ECON 301 Microeconomic Theory & Policy A study of pricing and resource-allocating processes in the private economy, this course examines the theories of demand and production, and the determination of prices for commodities and factors of production in competitive and noncompetitive markets. The concept of economic efficiency is central to the course. Prerequisites: ECON 160 and MATH 130 or equivalent, with a minimum grade of C-. (Offered each semester)
ECON 304 Econometrics The subject of this course, broadly speaking, is regression analysis. After a brief review of the simple linear model, the course develops the theoretical framework for the multivariate linear model. Various special topics are studied while students complete individual research projects that demonstrate comprehension of the steps in conducting an econometric analysis. Prerequisites: ECON 202 and ECON 300 or ECON 301, with minimum grades of C-. (Offered each semester)
ECON 305 Political Economy This course analyzes alternative ways of understanding economics and political economy. It investigates debates on economic theory and discourse within a broad context of critical issues in the foundations and development of the social sciences. Theoretical foundations of major schools of economic thought (e.g., neoclassical, Keynesian, Marxist) are explored, as well as questions of ideology and method in economic thought. Feminist economics is introduced. Prerequisites: ECON 300 and ECON 301 with minimum grades of C-, or permission of the instructor. (Offered each semester)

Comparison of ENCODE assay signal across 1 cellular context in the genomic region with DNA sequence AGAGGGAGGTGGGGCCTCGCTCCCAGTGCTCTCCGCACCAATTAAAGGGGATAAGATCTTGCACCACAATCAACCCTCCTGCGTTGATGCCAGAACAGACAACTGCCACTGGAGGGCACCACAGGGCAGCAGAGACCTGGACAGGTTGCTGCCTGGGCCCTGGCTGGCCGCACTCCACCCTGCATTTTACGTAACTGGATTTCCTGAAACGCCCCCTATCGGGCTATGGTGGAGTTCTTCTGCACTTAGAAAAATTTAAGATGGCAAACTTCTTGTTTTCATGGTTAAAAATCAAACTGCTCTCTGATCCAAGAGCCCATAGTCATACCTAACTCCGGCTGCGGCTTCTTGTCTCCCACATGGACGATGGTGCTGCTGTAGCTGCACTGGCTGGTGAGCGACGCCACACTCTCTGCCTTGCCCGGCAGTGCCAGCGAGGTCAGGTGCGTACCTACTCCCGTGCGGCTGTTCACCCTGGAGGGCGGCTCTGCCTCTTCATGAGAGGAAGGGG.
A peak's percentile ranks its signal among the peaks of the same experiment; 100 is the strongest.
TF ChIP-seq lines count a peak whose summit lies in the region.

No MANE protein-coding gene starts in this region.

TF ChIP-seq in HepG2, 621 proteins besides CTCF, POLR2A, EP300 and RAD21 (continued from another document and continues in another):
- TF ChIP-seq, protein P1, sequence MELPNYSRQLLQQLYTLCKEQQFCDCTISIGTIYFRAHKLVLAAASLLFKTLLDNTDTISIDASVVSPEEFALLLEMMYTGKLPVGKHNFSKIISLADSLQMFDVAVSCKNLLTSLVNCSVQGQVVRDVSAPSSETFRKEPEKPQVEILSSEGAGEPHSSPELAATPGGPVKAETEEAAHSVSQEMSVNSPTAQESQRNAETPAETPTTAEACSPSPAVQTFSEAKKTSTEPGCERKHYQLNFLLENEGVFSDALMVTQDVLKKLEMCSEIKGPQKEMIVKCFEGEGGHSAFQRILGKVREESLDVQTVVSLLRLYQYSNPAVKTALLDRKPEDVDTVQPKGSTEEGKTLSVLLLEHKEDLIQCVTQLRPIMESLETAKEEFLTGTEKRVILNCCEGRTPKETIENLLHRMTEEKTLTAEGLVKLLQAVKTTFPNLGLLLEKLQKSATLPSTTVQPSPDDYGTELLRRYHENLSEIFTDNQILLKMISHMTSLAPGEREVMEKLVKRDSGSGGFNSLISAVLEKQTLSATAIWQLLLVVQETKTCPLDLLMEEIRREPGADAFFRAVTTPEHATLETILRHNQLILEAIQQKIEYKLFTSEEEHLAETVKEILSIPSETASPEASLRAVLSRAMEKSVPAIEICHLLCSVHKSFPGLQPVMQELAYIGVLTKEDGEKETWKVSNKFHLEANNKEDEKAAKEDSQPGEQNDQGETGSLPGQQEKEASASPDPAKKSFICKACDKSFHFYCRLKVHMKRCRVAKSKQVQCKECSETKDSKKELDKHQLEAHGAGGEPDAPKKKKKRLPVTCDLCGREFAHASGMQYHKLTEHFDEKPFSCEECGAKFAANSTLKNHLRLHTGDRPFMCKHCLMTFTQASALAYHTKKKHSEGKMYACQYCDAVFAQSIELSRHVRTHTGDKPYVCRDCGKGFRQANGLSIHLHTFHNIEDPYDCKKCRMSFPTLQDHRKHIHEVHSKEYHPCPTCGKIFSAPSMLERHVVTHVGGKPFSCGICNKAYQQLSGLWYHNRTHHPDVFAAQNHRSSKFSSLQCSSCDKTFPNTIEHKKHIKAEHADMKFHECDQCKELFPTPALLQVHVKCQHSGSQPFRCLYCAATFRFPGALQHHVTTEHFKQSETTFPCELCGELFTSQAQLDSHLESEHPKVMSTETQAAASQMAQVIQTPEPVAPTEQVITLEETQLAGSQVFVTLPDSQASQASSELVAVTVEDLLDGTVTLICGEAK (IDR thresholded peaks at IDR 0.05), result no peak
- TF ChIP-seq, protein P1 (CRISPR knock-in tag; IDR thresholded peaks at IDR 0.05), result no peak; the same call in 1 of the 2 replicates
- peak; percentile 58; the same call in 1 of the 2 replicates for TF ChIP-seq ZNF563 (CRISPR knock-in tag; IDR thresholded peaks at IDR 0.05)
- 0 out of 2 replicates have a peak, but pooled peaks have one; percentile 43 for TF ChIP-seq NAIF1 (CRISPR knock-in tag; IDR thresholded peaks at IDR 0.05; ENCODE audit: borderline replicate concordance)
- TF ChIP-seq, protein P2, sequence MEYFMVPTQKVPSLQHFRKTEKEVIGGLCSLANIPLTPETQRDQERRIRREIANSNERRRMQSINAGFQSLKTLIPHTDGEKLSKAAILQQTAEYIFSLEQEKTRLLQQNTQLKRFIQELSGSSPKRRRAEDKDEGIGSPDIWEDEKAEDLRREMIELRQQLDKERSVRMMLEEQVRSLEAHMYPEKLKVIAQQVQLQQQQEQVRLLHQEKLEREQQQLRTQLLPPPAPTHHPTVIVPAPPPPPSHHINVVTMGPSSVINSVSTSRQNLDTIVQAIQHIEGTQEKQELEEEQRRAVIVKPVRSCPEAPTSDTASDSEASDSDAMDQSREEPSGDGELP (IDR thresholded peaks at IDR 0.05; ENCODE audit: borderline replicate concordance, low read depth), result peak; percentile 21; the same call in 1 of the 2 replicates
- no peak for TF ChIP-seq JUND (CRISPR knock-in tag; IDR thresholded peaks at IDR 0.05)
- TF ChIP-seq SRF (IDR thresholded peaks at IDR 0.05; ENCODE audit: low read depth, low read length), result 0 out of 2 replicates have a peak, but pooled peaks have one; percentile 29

ECON 307 Mathematical Economics This course has two objectives. First, to acquaint the student with the various mathematical tools widely used in theoretical economics today. These tools include simple linear algebra, matrix algebra, and differential calculus. Second, to utilize these tools to demonstrate and examine the fundamental concepts underlying microeconomic and macroeconomic theory. Prerequisites: ECON 300 and ECON 301, with minimum grades of C-. (Grayson, offered alternate years)
ECON 308 Corporation Finance This course deals with the strategic decision-making process relative to three main areas: capITA budgeting; capITA structure; and working capITA management. One important role a financial manager plays is to create value for the shareholder within legal and ethical constraints in a rapidly changing enterprise environment. Topics include the time value of money, risk and return, security valuation, capITA budgeting, cash and liquidity management, management of current liabilities, dividend policy, cost of capital, capITA structure policy and the evaluation of alternative methods of financing. Prerequisites: ECON 196 and either ECON 300 or 301, with minimum grades of C-. (Offered annually)
ECON 309 Portfolio Analysis This course addresses the principles and practice of managing investment portfolios. It presumes an understanding of the main forms of financial instruments and markets, as well as a familiarity with basic financial models and mathematics. Prerequisites: ECON 218 and ECON 301 with a minimum grade of C-, or permission of instructor. (Hamilton, offered alternate years)